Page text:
As one solid slides on another, there is friction. The magnitude of friction depends on, among other factors, the true contact area of the two solids. The true contact area usually is a small fraction of the nominal contact area due to surface roughness. When one solid is coated with a film of nanowires, which are flexible, the true contact area increases substantially.

In a recent paper in Nanotechnology, the authors reported the frictional behavior of SiC-SiO2 core-shell nanowires; the core being crystalline SiC and the shell being amorphous SiO2. The nanowires are coated on a solid surface, which is then slid on a reference solid. A variety of reference solids are used and they include glass, alumina, mica, and polytetrafluorethylene (PTFE). The use of nanowires film increases the friction coefficient by 5-12 times for these reference solid surfaces. In contrast to aligned 1D nanostructures, the nanowires film is immune from buckling under normal loads. As a result, the enhanced frictional force is further controllable through the change of normal loads.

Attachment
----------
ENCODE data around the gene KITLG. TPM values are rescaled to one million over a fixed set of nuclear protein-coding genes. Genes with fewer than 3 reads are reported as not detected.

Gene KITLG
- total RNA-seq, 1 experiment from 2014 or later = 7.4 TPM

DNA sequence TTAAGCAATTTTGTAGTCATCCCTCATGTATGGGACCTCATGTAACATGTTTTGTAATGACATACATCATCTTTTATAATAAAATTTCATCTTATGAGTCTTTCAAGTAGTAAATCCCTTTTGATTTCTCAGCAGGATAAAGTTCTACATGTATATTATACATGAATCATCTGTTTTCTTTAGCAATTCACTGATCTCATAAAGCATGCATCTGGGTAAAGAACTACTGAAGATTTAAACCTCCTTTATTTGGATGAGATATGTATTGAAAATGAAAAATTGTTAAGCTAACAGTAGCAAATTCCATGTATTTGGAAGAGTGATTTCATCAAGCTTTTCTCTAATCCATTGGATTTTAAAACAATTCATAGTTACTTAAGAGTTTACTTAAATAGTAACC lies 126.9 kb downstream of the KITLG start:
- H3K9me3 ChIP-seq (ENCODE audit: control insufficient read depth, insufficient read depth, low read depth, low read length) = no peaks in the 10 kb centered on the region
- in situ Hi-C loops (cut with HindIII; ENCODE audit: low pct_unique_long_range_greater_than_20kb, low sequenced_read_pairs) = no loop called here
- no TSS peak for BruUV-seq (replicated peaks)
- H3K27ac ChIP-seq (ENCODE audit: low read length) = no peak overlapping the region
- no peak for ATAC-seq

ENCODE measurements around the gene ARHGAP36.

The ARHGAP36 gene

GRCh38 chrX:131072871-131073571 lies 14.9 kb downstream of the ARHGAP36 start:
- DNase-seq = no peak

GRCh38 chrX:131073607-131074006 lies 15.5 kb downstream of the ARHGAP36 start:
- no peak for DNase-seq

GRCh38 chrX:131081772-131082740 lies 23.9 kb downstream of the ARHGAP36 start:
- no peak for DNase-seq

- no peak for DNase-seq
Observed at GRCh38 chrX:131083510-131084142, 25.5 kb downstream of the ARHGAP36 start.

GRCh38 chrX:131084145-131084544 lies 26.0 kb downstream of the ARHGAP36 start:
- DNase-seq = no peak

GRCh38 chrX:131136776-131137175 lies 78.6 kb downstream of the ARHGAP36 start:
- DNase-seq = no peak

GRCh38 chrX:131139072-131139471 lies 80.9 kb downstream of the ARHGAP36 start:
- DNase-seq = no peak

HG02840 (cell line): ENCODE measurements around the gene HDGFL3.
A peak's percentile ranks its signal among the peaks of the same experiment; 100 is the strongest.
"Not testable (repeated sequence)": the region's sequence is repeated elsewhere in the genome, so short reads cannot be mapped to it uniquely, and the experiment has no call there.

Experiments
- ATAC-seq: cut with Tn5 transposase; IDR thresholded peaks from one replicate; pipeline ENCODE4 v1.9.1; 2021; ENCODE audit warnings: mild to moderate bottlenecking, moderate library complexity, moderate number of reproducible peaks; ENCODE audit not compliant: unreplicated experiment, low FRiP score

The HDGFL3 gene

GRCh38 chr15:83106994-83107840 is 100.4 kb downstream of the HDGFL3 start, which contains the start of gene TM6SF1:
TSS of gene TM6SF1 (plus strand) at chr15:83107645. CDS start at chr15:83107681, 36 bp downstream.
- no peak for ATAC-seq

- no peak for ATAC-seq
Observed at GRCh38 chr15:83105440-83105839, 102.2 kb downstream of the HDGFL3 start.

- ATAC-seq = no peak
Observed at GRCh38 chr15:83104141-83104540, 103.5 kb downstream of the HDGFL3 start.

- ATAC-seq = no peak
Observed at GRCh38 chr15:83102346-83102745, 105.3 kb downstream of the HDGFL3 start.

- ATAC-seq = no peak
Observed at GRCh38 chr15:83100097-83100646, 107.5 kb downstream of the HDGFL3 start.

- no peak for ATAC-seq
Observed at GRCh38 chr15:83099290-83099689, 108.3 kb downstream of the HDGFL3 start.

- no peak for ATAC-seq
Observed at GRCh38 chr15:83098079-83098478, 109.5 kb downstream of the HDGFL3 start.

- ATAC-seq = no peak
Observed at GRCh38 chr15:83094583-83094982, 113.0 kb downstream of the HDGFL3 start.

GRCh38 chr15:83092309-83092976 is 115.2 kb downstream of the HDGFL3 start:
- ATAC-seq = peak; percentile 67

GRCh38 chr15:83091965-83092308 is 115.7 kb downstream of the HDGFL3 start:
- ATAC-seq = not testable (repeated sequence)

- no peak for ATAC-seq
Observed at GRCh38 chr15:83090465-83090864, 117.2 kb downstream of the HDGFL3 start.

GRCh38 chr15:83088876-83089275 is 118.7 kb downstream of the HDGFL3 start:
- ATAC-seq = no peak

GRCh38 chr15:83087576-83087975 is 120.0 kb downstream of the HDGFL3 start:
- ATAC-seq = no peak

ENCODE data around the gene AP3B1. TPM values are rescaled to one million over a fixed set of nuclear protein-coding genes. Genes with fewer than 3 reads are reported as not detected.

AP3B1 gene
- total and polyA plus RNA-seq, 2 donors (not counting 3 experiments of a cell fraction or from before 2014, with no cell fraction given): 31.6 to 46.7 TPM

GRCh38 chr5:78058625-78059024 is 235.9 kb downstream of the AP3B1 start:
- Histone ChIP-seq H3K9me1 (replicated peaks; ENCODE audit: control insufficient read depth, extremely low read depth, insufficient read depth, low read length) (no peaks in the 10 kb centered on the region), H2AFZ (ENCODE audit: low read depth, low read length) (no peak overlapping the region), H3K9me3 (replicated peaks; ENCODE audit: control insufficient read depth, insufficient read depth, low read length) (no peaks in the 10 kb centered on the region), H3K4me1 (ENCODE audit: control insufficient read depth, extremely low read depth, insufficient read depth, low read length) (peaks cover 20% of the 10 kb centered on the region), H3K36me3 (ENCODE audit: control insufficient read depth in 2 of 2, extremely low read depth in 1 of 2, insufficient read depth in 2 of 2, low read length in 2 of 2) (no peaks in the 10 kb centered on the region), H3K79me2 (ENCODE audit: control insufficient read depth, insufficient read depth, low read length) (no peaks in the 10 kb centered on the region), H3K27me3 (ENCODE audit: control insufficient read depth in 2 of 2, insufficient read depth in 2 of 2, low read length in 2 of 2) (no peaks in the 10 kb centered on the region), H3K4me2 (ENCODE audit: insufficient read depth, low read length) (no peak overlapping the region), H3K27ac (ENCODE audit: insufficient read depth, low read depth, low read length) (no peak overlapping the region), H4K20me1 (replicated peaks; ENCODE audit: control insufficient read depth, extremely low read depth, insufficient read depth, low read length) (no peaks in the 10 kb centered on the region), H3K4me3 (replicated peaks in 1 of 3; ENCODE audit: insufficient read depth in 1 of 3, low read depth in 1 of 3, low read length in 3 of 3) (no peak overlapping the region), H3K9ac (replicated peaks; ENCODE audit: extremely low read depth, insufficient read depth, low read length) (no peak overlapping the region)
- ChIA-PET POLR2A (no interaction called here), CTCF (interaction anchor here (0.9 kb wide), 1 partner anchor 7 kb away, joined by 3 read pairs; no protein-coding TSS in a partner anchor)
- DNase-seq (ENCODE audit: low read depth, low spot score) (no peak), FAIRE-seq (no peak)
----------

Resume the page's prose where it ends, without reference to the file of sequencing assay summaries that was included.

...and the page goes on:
The mechanism of enhancing friction is generic to all nanowires, and the enhanced friction can operate at various normal loads.